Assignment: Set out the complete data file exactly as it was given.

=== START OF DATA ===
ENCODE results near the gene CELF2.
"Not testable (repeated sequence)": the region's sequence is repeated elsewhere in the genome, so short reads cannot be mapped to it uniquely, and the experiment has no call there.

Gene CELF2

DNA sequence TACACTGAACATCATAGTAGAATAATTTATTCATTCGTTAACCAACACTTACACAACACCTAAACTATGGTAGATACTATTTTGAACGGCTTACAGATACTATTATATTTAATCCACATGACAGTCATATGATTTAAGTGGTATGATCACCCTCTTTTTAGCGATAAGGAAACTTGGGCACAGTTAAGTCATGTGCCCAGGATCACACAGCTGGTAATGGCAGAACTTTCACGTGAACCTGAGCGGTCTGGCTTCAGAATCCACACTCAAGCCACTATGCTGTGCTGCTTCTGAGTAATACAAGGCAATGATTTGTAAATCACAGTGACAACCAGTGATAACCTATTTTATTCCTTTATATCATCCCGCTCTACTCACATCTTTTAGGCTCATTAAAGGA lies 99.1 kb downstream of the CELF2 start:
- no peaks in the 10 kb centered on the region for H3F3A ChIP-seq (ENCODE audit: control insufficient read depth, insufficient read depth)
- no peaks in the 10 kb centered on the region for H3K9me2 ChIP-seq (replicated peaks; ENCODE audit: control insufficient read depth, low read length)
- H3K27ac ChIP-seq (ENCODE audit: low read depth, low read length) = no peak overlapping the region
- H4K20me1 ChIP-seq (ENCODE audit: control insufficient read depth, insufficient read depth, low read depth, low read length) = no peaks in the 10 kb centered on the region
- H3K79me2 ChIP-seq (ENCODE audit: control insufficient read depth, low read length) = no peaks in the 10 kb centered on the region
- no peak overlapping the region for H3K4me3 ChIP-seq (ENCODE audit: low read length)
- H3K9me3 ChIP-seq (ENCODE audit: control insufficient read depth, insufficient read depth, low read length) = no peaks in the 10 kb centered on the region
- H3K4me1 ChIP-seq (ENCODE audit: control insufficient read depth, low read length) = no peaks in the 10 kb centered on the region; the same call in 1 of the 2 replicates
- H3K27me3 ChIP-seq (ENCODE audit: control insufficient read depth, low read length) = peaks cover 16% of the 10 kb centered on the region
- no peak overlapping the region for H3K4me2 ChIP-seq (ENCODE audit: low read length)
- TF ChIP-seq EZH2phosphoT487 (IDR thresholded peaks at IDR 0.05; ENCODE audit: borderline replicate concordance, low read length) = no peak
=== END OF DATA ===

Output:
ENCODE results near the gene CELF2.
"Not testable (repeated sequence)": the region's sequence is repeated elsewhere in the genome, so short reads cannot be mapped to it uniquely, and the experiment has no call there.

Gene CELF2

DNA sequence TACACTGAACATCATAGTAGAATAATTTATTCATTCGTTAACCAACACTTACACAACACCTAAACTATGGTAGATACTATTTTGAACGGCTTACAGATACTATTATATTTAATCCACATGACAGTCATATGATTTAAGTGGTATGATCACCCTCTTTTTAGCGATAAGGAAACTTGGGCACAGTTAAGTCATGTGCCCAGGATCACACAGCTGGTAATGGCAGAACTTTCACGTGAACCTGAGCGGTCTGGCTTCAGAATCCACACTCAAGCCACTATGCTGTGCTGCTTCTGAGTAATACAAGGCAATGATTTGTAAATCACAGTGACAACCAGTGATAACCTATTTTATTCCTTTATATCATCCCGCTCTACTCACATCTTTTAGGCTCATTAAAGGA lies 99.1 kb downstream of the CELF2 start:
- no peaks in the 10 kb centered on the region for H3F3A ChIP-seq (ENCODE audit: control insufficient read depth, insufficient read depth)
- no peaks in the 10 kb centered on the region for H3K9me2 ChIP-seq (replicated peaks; ENCODE audit: control insufficient read depth, low read length)
- H3K27ac ChIP-seq (ENCODE audit: low read depth, low read length) = no peak overlapping the region
- H4K20me1 ChIP-seq (ENCODE audit: control insufficient read depth, insufficient read depth, low read depth, low read length) = no peaks in the 10 kb centered on the region
- H3K79me2 ChIP-seq (ENCODE audit: control insufficient read depth, low read length) = no peaks in the 10 kb centered on the region
- no peak overlapping the region for H3K4me3 ChIP-seq (ENCODE audit: low read length)
- H3K9me3 ChIP-seq (ENCODE audit: control insufficient read depth, insufficient read depth, low read length) = no peaks in the 10 kb centered on the region
- H3K4me1 ChIP-seq (ENCODE audit: control insufficient read depth, low read length) = no peaks in the 10 kb centered on the region; the same call in 1 of the 2 replicates
- H3K27me3 ChIP-seq (ENCODE audit: control insufficient read depth, low read length) = peaks cover 16% of the 10 kb centered on the region
- no peak overlapping the region for H3K4me2 ChIP-seq (ENCODE audit: low read length)
- TF ChIP-seq EZH2phosphoT487 (IDR thresholded peaks at IDR 0.05; ENCODE audit: borderline replicate concordance, low read length) = no peak